Monday, August 10, 2009

`A Sin of Memory'

In A Miracle, a Universe (1990), his account of bringing torturers to justice in Brazil and Uruguay, Lawrence Weschler refers to “Mr. Cogito and the Need for Precision” by Zbigniew Herbert (collected in Report from the Besieged City, translated by John and Bogdana Carpenter, 1984). That Weschler knows Herbert’s work is no surprise. He devoted two of his earlier books -- Solidarity: Poland in the Season of Its Passion (1982), The Passion of Poland: From Solidarity Through the State of War (1984) – to the poet’s native country. Nor is it surprising that Herbert’s specifically Polish rendering of totalitarianism finds cognates in South America. The template of terror, though localized, is universal, whether in Iran or Stalinist Poland. Weschler writes:

“`Ignorance about those who have disappeared undermines the reality of the world.’ The Polish poet Zbigniew Herbert appears to have had the myriad European victims of the Second World War – or, perhaps, their survivors – foremost in his mind when he included that line in his poem `Mr. Cogito on the Need for Precision.’ But it was in Montevideo, Uruguay, just recently that the phrase kept returning to me.”

The Uruguayan generals who had dominated the country for two decades, Weschler writes, “were convinced, as a matter of doctrinal certainty, that theirs was but one battlefront in a Thirds World War that had already broken out – an absolute war, against Communism. Absolute wars leave absolute imperatives in their wake: Herbert’s imperative of remembrance, but also, and sometimes in diametrical opposition, the imperative of renewal.”

Weschler meets with Enrique Tarigo, the first civilian vice president of Uruguay (1985-1990) since military junta in 1973. He quotes the line from Herbert’s poem and asks if democracy can stand on a foundation of “undermined reality?” Tarigo answers that Spain in the post-Franco period had done so successfully. To have reviewed the events of the Spanish Civil War of 40 years earlier would have provoked “a whole new civil war.” Weschler quotes Tarigo as saying:

“Life continues, life is made up of things that are not pretty, that are not the subject of a beautiful poem. And the function of a government is not to write poetry but to build a real future. In response to your poet, I would cite the political theorist Max Weber who distinguished between individual ethics and the ethics of those in positions of responsibility. I understand the point of view of the victim’s family, but in the ethic of governance one has to weigh, for example, the question of justice for twenty or thirty individuals versus the possibility of losing democracy again in this country.”

We might call this applied literary criticism. In no conventional sense is Herbert’s poem “beautiful.” The word in Tarigo’s mouth drips contempt -- a man of power dismissing a man of words. Much of Herbert’s work, including “Mr. Cogito and the Need for Precision,” is devoted to “things that are not pretty.” In an interview he gave the Carpenters, his American translators, Herbert says:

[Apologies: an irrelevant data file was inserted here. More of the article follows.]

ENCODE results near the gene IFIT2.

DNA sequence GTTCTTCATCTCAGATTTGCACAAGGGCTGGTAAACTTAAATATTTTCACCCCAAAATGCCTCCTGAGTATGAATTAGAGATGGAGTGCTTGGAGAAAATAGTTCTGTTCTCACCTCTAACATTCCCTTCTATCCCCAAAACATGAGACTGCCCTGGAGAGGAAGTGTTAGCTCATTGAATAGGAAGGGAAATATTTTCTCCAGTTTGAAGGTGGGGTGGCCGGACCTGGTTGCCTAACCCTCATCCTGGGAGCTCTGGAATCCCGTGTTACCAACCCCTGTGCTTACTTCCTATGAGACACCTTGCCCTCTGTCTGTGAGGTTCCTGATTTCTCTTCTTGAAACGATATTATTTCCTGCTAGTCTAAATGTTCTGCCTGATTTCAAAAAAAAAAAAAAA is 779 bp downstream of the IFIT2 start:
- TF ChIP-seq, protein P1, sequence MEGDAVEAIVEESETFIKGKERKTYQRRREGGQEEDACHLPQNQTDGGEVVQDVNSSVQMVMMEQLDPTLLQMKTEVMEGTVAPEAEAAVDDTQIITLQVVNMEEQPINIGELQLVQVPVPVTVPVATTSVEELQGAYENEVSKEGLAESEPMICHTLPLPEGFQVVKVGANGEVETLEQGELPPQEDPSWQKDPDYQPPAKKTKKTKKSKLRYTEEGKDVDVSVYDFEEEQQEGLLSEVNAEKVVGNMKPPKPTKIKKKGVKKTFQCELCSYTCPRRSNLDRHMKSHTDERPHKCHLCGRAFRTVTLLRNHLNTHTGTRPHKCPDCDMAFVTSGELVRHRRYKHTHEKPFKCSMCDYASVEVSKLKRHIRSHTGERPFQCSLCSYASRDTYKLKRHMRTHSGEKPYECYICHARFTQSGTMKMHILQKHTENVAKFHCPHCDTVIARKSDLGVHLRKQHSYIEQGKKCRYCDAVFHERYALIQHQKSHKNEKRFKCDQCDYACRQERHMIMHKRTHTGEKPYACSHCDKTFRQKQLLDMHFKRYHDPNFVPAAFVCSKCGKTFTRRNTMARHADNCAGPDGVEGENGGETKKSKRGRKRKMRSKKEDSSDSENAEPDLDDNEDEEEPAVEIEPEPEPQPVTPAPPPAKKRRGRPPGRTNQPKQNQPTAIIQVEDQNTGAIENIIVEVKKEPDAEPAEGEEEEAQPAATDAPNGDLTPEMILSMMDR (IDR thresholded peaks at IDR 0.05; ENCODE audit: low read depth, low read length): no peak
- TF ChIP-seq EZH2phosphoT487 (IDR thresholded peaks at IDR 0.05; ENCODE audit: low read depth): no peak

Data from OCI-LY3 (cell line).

“Writing—and in this I disagree with everybody—must teach men soberness: to be awake. [Spoken in English.] To make people sober. It does not mean, not to try. But with a small internal correction. I reject optimism despite all the theologians. Despair is a fruitful feeling. It is a cleanser, from desire, from hope. `Hope is the mother of the stupid.’ [This is a Polish proverb.] I don't like hope.”

Next, Weschler meets with Julio María Sanguinetti, the president of Uruguay (1985-1990, 1995-2000), and quotes to him a lengthier passage from Herbert’s poem:

“And yet in these matters
accuracy is essential
we must not be wrong
even by a single one

“we are despite everything
the guardians of our brothers

“ignorance about those who have disappeared
undermines the reality of the world.”

Weschler asks Sanguinetti if it’s possible to found “a secure democracy on the basis of a sort of willed mass ignorance.” The president’s answer is more sophisticated and learned than Tarigo’s, but equally dismissive of Herbert:

“The basis of democracy is the people's conviction that it’s the best system and that everyone can expect to exercise his rights…everyone has a place under the sun. As for your poet – Ernest Renan, the great nineteenth-century French historian, who was very influential here in the Southern Cone, once said…`Nations are a plebiscite every day, and they are constructed on the basis of great remembering and great forgetting.’ If the French were still thinking about the Night of St. Bartholomew, they’d be slaughtering each other to this day.”

Weschler cites Herbert’s poem one last time in his afterword. He notes the Polish dissidents who conceived of Solidarity as an expression of the subjectivity of the Polish nation: “…they meant its rediscovered capacity for acting as the subject rather than the object of history. As with the lines from Zbigniew Herbert, this was a formulation that kept recurring to me during my recent visits to Latin America.” Here are lines from Herbert’s five-page poem, not cited by Weschler, emphasizing the poem’s universality:

“because even what
is happening under our eyes
evades numbers
loses the human dimension

“somewhere there must be an error
a fatal defect in our tools
or a sin of memory”

1 comment:

Anonymous said...

Why we must read Hannah Arendt......I guess.